In large segments of the United States population, couples are not having children, fewer kids, or waiting until later l in ife. This may account for the growing multi-billion-dollar industry related to pets: Dog dadaycarePet therapists. Organic pet food. These are all words that are as common to hear and convey as lol and emojis. And hearing “my child” is a dog [cat, or fill in the blank] is a norm. It is at the time of divorce, the pets sometimes become focal points. Both litigants “love” the dog and want him/her; in more acrimonious divorces one wants the pet ...
July 31, 2018CD
Divorce is often the best of times and the worst of times - all at the same time. The decision to move on in life from a worn-out relationship is hard-to-impossible to make, particularly where there are children involved. The “unknowns” and “uncertainty” are what hold many people back. On the other hand, life is short and taking steps to move to a new future when a marriage cannot be repaired is at the same time, liberating to exciting for many litigants. This blog post provides three practical, common-sense tips most litigants never think of in this context, but which ...
March 13, 2018CD
The keys to making your best case for obtaining what you want in a divorce trial by focusing on the obvious and basics—but what is rarely ever consciously considered by the parties before or at trial.
December 19, 2017CD
On its own motion or granting of a Motion for an oral argument, the Indiana Court of Appeals may have the litigants, by counsel, make its argument before the judges who will normally decide the opinion. At a recent CLE, two seasoned Court of Appeals judges shared wisdom for making the best oral argument. Ciyou & Dixon P.C. conducts arguments in the Court of Appeals and share this blog post with you. First, it may seem like a basic and no-need-to-be said rule: but show up on time and be prepared. Normally, for first-timer lawyers, this means physically visiting the court ...
October 26, 2017CD
Children are literally our future. When parties divorce or in paternity actions or subsequent custody modifications, most litigants (Mothers and Fathers) make three key mistakes multiple times. Sometimes this impacts their custody objective and causes negative outcomes when they are avoidable. This blog explores these three key mistakes and how to avoid them. The first is testifying in terms of “absolutes” or without qualification. Everyone has done something they are not proud of or that is illegal or both. In the acidic nature of divorce proceedings, most litigants get asked questions about these events even if they play little or ...
November 17, 2016Adam Hayes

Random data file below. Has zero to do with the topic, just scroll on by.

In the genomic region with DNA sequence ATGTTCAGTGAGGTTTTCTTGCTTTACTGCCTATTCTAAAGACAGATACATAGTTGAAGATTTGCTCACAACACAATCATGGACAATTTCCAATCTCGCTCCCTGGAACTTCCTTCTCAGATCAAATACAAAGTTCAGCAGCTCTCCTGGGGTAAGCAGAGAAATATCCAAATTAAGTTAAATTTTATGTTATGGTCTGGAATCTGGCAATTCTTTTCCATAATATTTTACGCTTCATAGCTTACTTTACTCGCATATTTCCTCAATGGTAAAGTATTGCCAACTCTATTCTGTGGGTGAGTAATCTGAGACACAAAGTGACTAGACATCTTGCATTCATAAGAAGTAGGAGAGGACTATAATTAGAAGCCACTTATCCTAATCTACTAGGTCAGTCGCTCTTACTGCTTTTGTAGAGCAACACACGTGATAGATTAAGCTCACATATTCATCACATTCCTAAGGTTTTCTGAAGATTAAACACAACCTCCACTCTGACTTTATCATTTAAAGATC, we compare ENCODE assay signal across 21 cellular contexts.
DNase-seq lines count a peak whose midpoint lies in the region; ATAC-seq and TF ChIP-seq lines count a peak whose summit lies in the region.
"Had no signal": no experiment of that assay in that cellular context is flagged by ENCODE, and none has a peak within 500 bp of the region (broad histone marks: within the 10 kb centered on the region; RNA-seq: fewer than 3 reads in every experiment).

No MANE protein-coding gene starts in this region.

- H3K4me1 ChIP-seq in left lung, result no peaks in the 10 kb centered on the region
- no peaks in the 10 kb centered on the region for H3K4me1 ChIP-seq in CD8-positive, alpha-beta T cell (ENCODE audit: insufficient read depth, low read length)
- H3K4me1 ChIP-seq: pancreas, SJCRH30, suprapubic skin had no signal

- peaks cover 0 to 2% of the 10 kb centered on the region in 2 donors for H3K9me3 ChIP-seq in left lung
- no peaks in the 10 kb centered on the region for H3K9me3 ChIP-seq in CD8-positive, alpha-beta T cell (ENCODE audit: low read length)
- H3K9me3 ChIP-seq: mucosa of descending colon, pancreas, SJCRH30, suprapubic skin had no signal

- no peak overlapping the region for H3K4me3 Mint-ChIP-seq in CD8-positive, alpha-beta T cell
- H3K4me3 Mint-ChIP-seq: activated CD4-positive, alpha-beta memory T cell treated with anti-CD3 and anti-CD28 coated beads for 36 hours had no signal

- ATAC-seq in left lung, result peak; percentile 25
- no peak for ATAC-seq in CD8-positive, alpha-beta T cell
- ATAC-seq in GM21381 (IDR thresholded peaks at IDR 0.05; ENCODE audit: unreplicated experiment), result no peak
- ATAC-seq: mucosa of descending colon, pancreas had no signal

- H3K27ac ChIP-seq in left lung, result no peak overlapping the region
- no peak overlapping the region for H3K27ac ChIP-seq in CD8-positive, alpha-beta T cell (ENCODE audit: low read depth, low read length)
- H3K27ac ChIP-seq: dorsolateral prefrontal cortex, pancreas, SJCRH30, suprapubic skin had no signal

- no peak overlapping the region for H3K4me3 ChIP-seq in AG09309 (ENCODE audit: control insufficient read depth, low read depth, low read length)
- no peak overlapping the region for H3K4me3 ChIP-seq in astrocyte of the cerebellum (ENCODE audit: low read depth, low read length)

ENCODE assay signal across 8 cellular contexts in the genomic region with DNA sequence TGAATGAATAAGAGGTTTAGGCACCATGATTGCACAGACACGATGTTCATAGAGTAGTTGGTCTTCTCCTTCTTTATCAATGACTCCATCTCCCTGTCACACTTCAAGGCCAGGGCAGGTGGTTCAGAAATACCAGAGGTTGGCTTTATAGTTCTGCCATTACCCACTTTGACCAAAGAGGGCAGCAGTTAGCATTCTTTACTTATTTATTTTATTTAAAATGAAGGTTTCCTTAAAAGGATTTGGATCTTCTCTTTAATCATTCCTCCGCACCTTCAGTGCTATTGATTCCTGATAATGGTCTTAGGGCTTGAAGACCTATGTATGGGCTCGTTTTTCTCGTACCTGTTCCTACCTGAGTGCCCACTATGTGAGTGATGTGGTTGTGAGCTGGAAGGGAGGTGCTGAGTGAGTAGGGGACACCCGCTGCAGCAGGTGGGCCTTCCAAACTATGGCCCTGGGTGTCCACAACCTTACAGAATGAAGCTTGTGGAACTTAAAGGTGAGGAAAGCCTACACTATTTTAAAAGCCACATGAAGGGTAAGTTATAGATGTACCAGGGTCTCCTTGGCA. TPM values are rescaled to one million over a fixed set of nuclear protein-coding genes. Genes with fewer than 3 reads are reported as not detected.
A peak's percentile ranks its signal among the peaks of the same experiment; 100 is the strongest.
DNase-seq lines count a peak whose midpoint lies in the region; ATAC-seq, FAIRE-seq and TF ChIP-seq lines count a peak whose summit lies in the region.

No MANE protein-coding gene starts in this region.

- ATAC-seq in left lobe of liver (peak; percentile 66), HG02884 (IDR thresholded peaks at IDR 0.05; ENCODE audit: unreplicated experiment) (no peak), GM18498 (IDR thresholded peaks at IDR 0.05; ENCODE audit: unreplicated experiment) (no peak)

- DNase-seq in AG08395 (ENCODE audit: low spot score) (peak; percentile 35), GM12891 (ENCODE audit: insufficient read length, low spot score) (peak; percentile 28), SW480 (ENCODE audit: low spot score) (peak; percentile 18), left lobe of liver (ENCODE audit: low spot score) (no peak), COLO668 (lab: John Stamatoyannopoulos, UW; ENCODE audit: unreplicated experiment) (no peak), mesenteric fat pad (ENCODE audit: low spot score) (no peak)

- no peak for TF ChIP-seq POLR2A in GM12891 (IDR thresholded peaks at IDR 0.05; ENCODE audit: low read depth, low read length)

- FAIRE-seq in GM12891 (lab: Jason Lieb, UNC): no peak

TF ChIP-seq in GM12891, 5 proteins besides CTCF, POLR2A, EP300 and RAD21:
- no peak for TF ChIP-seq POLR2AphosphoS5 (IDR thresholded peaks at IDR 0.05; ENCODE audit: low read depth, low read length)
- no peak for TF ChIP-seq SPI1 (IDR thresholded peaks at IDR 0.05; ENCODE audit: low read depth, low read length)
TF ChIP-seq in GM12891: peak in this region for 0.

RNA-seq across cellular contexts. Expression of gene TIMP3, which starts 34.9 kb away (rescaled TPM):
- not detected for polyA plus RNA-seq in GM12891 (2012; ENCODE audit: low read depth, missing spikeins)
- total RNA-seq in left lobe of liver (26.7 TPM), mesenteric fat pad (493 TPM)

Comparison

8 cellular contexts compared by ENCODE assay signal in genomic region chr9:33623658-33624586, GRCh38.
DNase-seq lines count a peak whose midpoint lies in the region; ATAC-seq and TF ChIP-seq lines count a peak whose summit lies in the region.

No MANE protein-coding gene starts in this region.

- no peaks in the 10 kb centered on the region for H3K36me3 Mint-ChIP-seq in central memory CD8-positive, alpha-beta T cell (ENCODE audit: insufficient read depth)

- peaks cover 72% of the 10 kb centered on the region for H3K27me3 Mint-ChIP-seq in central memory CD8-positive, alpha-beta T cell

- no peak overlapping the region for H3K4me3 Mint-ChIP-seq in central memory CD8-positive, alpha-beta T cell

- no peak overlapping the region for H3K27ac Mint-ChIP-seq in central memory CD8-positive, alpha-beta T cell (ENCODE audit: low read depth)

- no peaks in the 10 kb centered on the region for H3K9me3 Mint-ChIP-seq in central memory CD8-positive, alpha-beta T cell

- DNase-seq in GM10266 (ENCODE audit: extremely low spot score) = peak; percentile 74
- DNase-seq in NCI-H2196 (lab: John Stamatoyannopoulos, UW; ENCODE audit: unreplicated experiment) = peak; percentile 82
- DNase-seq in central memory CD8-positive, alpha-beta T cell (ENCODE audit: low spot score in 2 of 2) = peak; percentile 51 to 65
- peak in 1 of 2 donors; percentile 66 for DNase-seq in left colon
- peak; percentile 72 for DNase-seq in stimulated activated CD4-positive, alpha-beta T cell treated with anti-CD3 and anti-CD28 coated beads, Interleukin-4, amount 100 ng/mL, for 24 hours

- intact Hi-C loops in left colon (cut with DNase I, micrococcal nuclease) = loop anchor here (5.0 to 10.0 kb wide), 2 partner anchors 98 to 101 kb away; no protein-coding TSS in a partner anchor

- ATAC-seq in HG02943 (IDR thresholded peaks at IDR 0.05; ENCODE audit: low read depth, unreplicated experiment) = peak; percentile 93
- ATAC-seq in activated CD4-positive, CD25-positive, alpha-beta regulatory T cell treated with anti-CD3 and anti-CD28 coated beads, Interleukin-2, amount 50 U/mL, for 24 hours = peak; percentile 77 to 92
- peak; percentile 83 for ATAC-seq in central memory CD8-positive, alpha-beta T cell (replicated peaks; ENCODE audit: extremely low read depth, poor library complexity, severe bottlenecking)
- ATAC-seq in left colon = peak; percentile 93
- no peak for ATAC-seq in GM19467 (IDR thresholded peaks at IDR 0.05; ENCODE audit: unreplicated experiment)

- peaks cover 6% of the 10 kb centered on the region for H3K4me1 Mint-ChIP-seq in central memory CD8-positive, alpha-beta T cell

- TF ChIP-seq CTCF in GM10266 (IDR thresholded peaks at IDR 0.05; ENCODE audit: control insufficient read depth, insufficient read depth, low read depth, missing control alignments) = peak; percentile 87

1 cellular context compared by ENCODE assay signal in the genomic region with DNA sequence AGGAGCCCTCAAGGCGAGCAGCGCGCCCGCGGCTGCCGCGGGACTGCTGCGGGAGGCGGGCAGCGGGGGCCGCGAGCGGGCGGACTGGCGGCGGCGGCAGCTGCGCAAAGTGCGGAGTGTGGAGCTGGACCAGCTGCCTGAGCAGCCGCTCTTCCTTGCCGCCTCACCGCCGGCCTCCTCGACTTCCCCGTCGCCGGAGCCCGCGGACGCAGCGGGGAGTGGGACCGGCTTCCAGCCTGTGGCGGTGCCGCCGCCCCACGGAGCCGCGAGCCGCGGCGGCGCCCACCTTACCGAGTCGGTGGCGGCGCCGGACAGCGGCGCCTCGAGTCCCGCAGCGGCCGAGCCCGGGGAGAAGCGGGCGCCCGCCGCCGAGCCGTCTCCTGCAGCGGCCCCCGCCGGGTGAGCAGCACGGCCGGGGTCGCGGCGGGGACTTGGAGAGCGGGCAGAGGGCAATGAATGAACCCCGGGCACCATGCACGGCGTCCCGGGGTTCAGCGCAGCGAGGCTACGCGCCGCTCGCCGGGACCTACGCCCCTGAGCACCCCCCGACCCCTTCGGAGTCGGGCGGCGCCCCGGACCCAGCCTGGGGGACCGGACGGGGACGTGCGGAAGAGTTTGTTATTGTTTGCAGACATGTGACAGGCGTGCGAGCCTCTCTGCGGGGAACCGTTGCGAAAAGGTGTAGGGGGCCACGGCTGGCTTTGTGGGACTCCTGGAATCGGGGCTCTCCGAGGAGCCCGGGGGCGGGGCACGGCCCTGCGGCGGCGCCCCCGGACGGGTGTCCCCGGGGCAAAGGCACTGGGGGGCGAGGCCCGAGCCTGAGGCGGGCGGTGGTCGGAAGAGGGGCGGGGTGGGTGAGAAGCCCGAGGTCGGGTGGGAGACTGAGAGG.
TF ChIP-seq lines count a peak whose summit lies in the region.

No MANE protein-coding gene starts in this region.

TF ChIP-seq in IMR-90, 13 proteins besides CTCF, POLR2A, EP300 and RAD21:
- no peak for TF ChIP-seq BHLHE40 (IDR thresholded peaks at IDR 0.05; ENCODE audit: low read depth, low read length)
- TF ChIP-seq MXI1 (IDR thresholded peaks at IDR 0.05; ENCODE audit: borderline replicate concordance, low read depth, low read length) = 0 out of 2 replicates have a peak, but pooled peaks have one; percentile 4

Law, trial process, and litigation is highly evolved by rules, cases, and statutes to allow trial court judges to receive the most accurate and relevant evidence, subject to tests of veracity, to make a fair and impartial decision. Often these technical rules provide confusion to divorce and custody litigants. This blog post explores the three most common evidentiary rules for these types of matters. The first is hearsay. Other than what one party said to another party, as both are in the courtroom to testify if accurate, one party cannot say what he or she has been told by a third ...
September 20, 2016Adam Hayes
Just a few short years ago, civil litigants had two basic choices to resolve their disputes. The first was to find a way to settle the matter between counsels and themselves or go to trial. Then mediation started to “catch on.” This is where a neutral party but not a judge, who is usually experienced in the issue at hand, tries at the direction of the court to help the parties reach an agreement themselves with their counsels’ assistance. Later, the Indiana Supreme Court approved mandatory mediation before trial and found it was with a trial court’s authority to so order ...
February 17, 2016Adam Hayes
Indiana’s few trial court judges, magistrates, commissioners and pro tems hear and decide a staggering number of cases (tens of thousands) each year with speed and accuracy. However, approximately 4,000 are appealed to the Court of Appeals as a matter of right. In consultation with their attorneys, litigants help to decide what issues to raise on appeal. Four common mistakes with litigants in selecting issues. Every “Mistake:” The first is trying to appeal every actual or perceived mistake made a trial. No trial is “perfect.” Ultimately, if the “mistake” will not make a difference in the decision it is generally a ...
December 8, 2015Adam Hayes
Trial is a nerve-racking experience for litigants, many have not been in the courtroom before. Indiana’s judges and lawyers want you to have your day in court and the case decided by a neutral fact finder. However, with the pressures of property and children in the balance, litigants do all sorts of little things that can help or hurt their case, sometimes in profound ways. Here are some recent observations. Things that can hurt your case: Having your cell phone ring during court. Trying to answer the question the right way, not the way it is presented. Arguing with the attorney or objecting to ...
August 6, 2015Adam Hayes
In Indiana, the Court of Appeals issues written opinions for every case that is taken up on appeal. However, each opinion is distinguished as “for publication” and “not for publication” (or “NFP”). The word publication is commonly meant to construe to mean making content available to the general public. In Indiana, all opinions, regardless of if they are for publication or not, are provided on the Indiana Court of Appeals’ website. Thus, the distinction of “for publication” and “not for publication” means something slightly different than the normal English language interpretation of “publication” means, since all opinions are publicly available. Pursuant ...
January 28, 2014CD